I was walking down the street in the Tenderloin today, on my way to visit a dear friend. For those who don’t know me, I am currently undocumented due to fleeing my violent (and legally American) husband. It is a complicated mess, and one that means I have to have as little to do with the authorities as possible, even in my beloved San Francisco. That means not calling cops unless absolutely unavoidable. I don’t trust them anyway but sometimes who else are you doing to call? What else can we do except call for help?
As I walked down the street I heard a desperate wailing in extreme distress. A person, half under a blanket, a young woman, was keening and crying so absolutely in desperation and pain that it broke my heart. I looked back over my shoulder wondering what I could do. I mean, I can’t call the cops, or at least would rather not take that risk, but she sounded as if she was in actual trouble, and possibly in need of an ambulance or at least some help. The man walking behind me, in his early 50s, tall and well built looked at me and said:
But what can we do? What can you do? I mean, it is so sad…but what can you do?”
I looked at him and we both stopped and looked towards the wailing woman on the floor, rolling and crying so loudly and desperately that the only time I was reminded of was when I had lost a baby, or been desperately beaten up, or someone had died. It was acute distress. The man seemed kind. We looked at each other and I said:
“We could call an ambulance or the cops, I suppose.”
The man nodded. I said “I guess I am a little afraid to go over there, though.” He got out his phone and said confidently and with conviction:
“I will do it. I will do it. It’s ok. You go on. I’ll go wait with her.”
I asked him his name, he told me. Let’s call him Fred. I told Fred my name and for some reason the words, devoid of Christianity but utterly meant escaped from my mouth.
“Bless you, Fred!”
Help was on the way. Isn’t that all we want, to know that help is on the way? The moment was complete. There was a need. Pain. Two people who heard that call for help, that cry of agony, and one saying to the other ‘let’s do something about this.’ This is the way Cities get fixed, not with politicians and their point scoring, not with bloated charities and the constrictions on compassion that surround them, but with two people making things better on a minute personal level, for a suffering, homeless and desperate stranger. She will never know about that moment, I suppose, and what passed between me and Fred when we decided to send help her way, and she doesn’t need to know. All I hope is that the plan we came up with was good enough, and the help that was sent was enough to make a positive and meaningful change. I would have called for help for her, but it would have been dangerous for me. It takes a team to make things better. My decisiveness and Fred’s willingness to do the rest made a real difference.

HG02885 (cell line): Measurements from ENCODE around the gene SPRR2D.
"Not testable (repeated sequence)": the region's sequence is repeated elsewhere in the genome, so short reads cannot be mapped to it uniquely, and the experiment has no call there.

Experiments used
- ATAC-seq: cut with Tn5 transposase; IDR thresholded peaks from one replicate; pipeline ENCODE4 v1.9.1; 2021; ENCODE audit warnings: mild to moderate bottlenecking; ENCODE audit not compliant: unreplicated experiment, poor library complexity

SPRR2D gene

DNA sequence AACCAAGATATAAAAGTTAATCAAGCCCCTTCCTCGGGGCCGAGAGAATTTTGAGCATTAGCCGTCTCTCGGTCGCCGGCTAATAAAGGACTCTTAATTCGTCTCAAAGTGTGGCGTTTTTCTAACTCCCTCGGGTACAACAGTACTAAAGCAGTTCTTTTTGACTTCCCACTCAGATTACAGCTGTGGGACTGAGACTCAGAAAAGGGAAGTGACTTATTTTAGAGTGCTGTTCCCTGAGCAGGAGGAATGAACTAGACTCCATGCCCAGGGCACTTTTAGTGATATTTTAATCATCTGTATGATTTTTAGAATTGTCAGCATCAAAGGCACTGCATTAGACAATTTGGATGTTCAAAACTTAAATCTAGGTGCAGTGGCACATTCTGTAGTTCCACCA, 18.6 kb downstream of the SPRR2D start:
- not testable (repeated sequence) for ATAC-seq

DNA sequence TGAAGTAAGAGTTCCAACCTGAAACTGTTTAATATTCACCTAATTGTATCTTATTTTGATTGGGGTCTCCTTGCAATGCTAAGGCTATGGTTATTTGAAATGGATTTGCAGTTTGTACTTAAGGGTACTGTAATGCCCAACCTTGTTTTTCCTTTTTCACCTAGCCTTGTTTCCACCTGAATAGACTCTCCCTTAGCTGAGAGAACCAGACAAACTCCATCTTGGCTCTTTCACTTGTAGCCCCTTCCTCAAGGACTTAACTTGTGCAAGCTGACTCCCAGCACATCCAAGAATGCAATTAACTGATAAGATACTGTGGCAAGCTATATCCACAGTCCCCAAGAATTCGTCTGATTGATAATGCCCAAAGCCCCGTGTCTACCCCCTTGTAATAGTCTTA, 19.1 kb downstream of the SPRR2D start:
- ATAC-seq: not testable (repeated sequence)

This positive difference of San Franciscans helping other San Franciscans is not evidenced in the increasing criminalization of victims in the City. Calling in the National Guard and the Highway Patrol, which can arrest undocumented people, despite the sanctuary status of the City is not helping. It is fighting suffering with lack of compassion and causing more suffering to the most needy. Shutting down the harm reduction center in the Tenderloin was not helping, it was further othering and criminalizing and yes, risking the lives of the most vulnerable and needy of the City’s inhabitants.
I am not cop caller but sometimes, what else can we do? It was the only way this person was going to get to an emergency room and some help. I had to believe that good would come of it, because the only other option was to see her suffering on the street, and to do absolutely nothing at all. I am not able to risk a violent reaction born out of fear or mental illness. I am not equipped for it. I wish I could have done something else, but it was all I could do to try and get her some help. I just hoped the cops and the ambulance actually helped her. I suspect despite this visible push towards criminalization, they actually did something positive, and she got the medical assistance she clearly needed.
Perhaps it is a question people need to ask more, rather than how they can punish, control and judge, but instead:
WHAT CAN WE DO TO HELP?